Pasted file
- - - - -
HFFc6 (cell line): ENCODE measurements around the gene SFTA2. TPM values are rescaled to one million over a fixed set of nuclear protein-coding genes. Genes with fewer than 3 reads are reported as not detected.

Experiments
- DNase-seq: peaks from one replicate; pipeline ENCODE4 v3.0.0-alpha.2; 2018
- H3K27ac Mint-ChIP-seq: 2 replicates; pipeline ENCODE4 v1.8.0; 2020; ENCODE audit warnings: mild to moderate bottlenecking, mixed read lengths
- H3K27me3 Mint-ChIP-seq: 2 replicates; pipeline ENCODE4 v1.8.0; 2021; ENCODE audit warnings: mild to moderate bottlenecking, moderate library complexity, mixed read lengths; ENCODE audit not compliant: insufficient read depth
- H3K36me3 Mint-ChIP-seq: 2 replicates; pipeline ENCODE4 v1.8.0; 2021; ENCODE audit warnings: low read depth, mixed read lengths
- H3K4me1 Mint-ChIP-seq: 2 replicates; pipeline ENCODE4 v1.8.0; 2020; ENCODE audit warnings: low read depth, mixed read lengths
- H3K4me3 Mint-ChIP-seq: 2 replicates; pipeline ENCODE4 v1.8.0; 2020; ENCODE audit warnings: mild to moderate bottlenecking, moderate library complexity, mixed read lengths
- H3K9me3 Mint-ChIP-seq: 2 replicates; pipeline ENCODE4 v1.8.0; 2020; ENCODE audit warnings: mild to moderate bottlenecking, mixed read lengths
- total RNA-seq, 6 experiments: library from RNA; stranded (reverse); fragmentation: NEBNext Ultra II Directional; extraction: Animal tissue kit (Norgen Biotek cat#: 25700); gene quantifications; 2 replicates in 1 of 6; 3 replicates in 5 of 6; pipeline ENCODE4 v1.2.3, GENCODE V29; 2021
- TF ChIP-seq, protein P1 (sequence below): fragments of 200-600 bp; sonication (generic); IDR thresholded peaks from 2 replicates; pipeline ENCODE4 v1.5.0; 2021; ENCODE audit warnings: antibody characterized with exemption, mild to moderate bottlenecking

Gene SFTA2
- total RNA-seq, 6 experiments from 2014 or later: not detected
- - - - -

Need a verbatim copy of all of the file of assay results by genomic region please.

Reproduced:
HFFc6 (cell line): ENCODE measurements around the gene SFTA2. TPM values are rescaled to one million over a fixed set of nuclear protein-coding genes. Genes with fewer than 3 reads are reported as not detected.

Experiments
- DNase-seq: peaks from one replicate; pipeline ENCODE4 v3.0.0-alpha.2; 2018
- H3K27ac Mint-ChIP-seq: 2 replicates; pipeline ENCODE4 v1.8.0; 2020; ENCODE audit warnings: mild to moderate bottlenecking, mixed read lengths
- H3K27me3 Mint-ChIP-seq: 2 replicates; pipeline ENCODE4 v1.8.0; 2021; ENCODE audit warnings: mild to moderate bottlenecking, moderate library complexity, mixed read lengths; ENCODE audit not compliant: insufficient read depth
- H3K36me3 Mint-ChIP-seq: 2 replicates; pipeline ENCODE4 v1.8.0; 2021; ENCODE audit warnings: low read depth, mixed read lengths
- H3K4me1 Mint-ChIP-seq: 2 replicates; pipeline ENCODE4 v1.8.0; 2020; ENCODE audit warnings: low read depth, mixed read lengths
- H3K4me3 Mint-ChIP-seq: 2 replicates; pipeline ENCODE4 v1.8.0; 2020; ENCODE audit warnings: mild to moderate bottlenecking, moderate library complexity, mixed read lengths
- H3K9me3 Mint-ChIP-seq: 2 replicates; pipeline ENCODE4 v1.8.0; 2020; ENCODE audit warnings: mild to moderate bottlenecking, mixed read lengths
- total RNA-seq, 6 experiments: library from RNA; stranded (reverse); fragmentation: NEBNext Ultra II Directional; extraction: Animal tissue kit (Norgen Biotek cat#: 25700); gene quantifications; 2 replicates in 1 of 6; 3 replicates in 5 of 6; pipeline ENCODE4 v1.2.3, GENCODE V29; 2021
- TF ChIP-seq, protein P1 (sequence below): fragments of 200-600 bp; sonication (generic); IDR thresholded peaks from 2 replicates; pipeline ENCODE4 v1.5.0; 2021; ENCODE audit warnings: antibody characterized with exemption, mild to moderate bottlenecking

Gene SFTA2
- total RNA-seq, 6 experiments from 2014 or later: not detected